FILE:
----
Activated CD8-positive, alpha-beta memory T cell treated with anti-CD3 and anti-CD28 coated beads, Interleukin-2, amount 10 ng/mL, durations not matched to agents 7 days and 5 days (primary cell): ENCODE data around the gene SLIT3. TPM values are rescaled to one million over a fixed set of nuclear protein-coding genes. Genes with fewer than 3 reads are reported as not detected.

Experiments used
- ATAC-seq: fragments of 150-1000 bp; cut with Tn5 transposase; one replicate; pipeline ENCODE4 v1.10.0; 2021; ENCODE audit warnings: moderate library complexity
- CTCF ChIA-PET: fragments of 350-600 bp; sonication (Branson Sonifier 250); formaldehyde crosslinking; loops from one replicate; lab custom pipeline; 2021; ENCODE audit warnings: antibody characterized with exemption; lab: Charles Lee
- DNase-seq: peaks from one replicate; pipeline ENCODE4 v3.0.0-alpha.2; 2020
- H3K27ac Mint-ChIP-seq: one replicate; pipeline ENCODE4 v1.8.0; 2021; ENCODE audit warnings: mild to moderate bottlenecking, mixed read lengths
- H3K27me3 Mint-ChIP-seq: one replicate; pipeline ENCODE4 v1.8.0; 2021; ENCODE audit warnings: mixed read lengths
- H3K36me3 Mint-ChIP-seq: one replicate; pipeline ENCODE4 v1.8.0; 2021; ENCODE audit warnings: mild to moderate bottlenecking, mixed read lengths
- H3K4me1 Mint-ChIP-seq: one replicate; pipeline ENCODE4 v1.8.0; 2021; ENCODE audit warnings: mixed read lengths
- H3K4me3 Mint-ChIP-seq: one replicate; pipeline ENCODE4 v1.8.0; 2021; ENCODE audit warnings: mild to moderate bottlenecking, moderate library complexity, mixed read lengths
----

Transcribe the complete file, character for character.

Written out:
Activated CD8-positive, alpha-beta memory T cell treated with anti-CD3 and anti-CD28 coated beads, Interleukin-2, amount 10 ng/mL, durations not matched to agents 7 days and 5 days (primary cell): ENCODE data around the gene SLIT3. TPM values are rescaled to one million over a fixed set of nuclear protein-coding genes. Genes with fewer than 3 reads are reported as not detected.

Experiments used
- ATAC-seq: fragments of 150-1000 bp; cut with Tn5 transposase; one replicate; pipeline ENCODE4 v1.10.0; 2021; ENCODE audit warnings: moderate library complexity
- CTCF ChIA-PET: fragments of 350-600 bp; sonication (Branson Sonifier 250); formaldehyde crosslinking; loops from one replicate; lab custom pipeline; 2021; ENCODE audit warnings: antibody characterized with exemption; lab: Charles Lee
- DNase-seq: peaks from one replicate; pipeline ENCODE4 v3.0.0-alpha.2; 2020
- H3K27ac Mint-ChIP-seq: one replicate; pipeline ENCODE4 v1.8.0; 2021; ENCODE audit warnings: mild to moderate bottlenecking, mixed read lengths
- H3K27me3 Mint-ChIP-seq: one replicate; pipeline ENCODE4 v1.8.0; 2021; ENCODE audit warnings: mixed read lengths
- H3K36me3 Mint-ChIP-seq: one replicate; pipeline ENCODE4 v1.8.0; 2021; ENCODE audit warnings: mild to moderate bottlenecking, mixed read lengths
- H3K4me1 Mint-ChIP-seq: one replicate; pipeline ENCODE4 v1.8.0; 2021; ENCODE audit warnings: mixed read lengths
- H3K4me3 Mint-ChIP-seq: one replicate; pipeline ENCODE4 v1.8.0; 2021; ENCODE audit warnings: mild to moderate bottlenecking, moderate library complexity, mixed read lengths